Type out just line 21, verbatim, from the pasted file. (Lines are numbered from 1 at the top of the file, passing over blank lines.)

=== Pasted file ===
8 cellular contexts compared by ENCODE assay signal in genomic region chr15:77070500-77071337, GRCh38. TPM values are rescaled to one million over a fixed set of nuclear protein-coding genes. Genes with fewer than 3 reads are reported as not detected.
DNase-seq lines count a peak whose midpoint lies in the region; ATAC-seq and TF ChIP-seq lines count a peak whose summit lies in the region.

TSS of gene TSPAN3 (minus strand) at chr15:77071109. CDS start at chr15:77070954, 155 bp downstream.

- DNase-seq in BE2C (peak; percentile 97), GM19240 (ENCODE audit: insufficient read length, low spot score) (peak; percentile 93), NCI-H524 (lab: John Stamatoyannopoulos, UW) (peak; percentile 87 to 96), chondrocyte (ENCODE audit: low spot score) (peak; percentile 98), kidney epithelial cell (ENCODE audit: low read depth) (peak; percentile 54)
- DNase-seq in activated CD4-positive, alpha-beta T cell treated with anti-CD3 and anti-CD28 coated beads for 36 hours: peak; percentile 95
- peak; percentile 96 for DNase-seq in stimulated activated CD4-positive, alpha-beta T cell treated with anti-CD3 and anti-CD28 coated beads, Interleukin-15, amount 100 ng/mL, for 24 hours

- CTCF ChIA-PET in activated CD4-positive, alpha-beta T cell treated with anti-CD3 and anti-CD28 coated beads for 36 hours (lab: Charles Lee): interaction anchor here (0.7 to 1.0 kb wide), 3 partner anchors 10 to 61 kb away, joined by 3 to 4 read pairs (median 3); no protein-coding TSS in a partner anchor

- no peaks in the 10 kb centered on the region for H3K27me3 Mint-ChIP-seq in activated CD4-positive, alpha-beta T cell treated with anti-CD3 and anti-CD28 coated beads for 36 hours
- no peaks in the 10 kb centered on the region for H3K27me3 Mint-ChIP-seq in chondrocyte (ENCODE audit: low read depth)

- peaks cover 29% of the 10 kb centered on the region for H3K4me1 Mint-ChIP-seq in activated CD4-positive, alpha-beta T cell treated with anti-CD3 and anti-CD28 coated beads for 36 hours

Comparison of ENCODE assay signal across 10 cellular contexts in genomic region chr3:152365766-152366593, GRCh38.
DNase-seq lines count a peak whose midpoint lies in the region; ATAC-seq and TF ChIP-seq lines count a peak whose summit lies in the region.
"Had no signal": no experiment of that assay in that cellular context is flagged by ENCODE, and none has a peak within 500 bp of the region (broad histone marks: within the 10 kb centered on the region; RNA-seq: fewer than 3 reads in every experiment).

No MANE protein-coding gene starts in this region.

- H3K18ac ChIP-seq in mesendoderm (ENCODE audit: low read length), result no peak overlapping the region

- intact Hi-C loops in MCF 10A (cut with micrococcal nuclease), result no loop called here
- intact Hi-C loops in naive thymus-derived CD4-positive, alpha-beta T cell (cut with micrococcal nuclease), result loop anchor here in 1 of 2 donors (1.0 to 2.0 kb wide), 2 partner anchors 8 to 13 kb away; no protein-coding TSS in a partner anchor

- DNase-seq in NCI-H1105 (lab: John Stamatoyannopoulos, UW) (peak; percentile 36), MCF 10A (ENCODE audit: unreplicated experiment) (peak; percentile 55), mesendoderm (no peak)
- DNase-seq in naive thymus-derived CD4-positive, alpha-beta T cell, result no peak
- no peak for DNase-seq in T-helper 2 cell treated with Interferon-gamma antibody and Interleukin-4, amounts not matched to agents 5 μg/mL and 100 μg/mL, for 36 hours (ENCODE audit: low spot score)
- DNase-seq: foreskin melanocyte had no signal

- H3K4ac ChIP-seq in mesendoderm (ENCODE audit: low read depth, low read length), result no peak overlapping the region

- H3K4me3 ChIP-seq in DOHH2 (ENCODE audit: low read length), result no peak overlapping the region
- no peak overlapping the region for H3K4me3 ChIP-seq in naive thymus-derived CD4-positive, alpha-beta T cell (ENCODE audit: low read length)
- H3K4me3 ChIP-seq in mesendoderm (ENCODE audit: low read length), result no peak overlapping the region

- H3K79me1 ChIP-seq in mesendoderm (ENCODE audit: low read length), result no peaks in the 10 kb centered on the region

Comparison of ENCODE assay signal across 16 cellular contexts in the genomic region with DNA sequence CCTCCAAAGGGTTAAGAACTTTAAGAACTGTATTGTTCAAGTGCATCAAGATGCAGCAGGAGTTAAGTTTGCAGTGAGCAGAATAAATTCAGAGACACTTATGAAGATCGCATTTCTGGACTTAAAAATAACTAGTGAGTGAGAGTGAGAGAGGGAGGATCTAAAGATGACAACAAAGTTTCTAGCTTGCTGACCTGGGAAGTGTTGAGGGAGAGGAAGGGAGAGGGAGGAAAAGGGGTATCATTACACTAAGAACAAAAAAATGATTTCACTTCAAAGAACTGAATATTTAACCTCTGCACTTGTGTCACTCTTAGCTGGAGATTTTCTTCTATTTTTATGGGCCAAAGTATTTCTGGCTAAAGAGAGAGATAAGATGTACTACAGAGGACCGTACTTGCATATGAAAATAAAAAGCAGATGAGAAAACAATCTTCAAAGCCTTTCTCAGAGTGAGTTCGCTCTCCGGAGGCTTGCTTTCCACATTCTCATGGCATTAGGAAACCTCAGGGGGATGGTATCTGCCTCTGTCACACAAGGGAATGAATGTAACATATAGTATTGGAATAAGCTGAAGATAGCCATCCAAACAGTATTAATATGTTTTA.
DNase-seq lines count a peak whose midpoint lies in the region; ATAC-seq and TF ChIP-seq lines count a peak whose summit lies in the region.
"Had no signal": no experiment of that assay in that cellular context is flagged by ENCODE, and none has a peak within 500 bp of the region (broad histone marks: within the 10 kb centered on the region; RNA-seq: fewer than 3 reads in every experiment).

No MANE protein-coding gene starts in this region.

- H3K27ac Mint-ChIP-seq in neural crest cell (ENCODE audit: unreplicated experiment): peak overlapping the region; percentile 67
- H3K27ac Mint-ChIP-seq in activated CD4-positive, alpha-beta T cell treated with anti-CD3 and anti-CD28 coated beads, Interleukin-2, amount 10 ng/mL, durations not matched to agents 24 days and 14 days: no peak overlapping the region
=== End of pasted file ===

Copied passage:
- DNase-seq: foreskin melanocyte had no signal